In 1960, approximately 90 percent of white adults were married; by 2010, the rate had dropped to only about 50 percent. Upper-middle-class white adults were married at a rate of 94 percent in 1960 and only 83 percent in 2010. White working poor were married at a rate of 84 percent in 1960 but only 48 percent in 2010. There is no denying the correlation between marriage and prosperity, with the number of non-married men and women among the working poor continuing to grow. I used white population numbers to illustrate the contrast, but the percentages for people of color are much worse.
Another indicator of the dramatic change in the family and thus economic condition is the number of children born to unmarried parents. In 1960, only two percent of white babies were born to unwed mothers. In 2010, 29 percent of white babies, 72.5 percent of black babies, and 53.3 percent of Latino babies were born to unwed mothers.
A large body of social science data confirms the best family structure for children is also the best for society as a whole. The same bodies of data show conclusively that the traditional family structure consisting of a married mother and father has no equal in providing the essential elements for raising children. The traditional family structure produces lower rates of child poverty, lower rates of youth crime, lower rates of violent crime, lower rates of drug abuse by young people, and healthier and more productive citizens.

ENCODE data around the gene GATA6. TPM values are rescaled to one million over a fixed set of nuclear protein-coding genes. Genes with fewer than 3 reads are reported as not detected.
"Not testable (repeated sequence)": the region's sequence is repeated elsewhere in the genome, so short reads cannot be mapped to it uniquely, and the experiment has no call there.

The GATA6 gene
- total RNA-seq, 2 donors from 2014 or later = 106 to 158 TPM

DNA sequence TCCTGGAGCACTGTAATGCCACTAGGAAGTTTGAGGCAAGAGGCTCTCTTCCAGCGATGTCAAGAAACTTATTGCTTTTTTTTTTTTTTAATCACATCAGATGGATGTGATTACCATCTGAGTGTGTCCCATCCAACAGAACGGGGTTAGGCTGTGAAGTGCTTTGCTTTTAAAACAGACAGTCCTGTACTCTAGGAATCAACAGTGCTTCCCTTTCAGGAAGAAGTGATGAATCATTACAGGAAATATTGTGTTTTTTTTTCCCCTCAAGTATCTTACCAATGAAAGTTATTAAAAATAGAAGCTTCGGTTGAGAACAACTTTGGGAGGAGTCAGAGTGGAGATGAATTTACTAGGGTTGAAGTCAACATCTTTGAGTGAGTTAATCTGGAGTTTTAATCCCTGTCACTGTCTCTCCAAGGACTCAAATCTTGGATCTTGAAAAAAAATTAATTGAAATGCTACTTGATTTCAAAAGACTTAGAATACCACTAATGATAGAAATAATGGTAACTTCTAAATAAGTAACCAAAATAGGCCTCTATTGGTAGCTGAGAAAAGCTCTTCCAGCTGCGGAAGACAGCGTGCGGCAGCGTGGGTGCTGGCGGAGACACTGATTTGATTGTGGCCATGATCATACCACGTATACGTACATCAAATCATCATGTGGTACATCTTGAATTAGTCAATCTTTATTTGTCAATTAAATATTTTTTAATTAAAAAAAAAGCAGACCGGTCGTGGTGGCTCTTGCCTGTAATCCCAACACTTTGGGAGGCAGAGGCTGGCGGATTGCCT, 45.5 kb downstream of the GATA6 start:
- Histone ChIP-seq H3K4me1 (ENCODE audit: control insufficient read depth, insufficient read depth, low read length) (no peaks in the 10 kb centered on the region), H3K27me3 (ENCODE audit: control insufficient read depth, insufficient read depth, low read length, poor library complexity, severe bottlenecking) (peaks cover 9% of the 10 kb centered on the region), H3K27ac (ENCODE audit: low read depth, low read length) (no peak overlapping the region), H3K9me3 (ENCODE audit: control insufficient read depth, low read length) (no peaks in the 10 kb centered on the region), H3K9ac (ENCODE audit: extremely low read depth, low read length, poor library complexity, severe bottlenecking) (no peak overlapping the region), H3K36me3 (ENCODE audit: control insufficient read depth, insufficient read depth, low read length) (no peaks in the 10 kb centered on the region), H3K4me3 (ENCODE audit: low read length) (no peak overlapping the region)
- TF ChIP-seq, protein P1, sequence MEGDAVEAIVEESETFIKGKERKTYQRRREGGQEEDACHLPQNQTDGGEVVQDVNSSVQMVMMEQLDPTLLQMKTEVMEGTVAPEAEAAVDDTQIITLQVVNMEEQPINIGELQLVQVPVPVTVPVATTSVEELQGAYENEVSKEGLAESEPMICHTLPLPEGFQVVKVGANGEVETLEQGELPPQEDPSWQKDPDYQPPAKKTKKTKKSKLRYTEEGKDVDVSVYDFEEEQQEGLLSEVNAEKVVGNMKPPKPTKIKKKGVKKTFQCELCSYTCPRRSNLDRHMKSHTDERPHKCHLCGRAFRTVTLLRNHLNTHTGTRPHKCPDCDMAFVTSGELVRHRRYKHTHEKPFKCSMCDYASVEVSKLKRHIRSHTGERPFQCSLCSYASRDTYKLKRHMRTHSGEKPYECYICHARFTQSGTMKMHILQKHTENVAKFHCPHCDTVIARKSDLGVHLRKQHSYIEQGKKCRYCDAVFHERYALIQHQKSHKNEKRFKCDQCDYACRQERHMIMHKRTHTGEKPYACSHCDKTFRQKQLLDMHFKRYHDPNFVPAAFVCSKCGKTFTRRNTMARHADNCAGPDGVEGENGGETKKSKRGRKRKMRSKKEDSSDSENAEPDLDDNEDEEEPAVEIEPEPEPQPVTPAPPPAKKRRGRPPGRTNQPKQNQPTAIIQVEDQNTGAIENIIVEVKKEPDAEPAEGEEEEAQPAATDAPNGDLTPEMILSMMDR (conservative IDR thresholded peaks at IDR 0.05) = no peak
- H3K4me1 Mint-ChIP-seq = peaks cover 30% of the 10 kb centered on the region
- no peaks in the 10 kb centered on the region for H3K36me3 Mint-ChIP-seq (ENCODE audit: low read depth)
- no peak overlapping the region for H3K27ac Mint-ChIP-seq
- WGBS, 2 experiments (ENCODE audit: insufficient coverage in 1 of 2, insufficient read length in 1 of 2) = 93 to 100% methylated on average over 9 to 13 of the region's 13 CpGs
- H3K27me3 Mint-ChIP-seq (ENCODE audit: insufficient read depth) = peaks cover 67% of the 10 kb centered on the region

During my short time in the Minnesota Legislature and giving time to the study of these issues, I have come to realize that the consequences of the policies legislated over the last 50 years, albeit with good intent, have in many ways contributed to the demise of the family structure. We have enabled people to dismiss what, previously, were accepted norms of responsibly. In far too many homes, the state’s programs have come to replace the male father figure as the source of income and male role modeling and to dismiss the importance of male leadership, emotional support, and faith modeling needed for a healthy family structure.
In whole segments of our society, men have abdicated their responsibility for raising the children they helped to create. It is not popular or politically correct in many quarters to discuss such matters, but we cannot legislate or spend our way out of these problems. If these trends continue, the economic gap will widen to a point where current levels of assistance to families is unsustainable.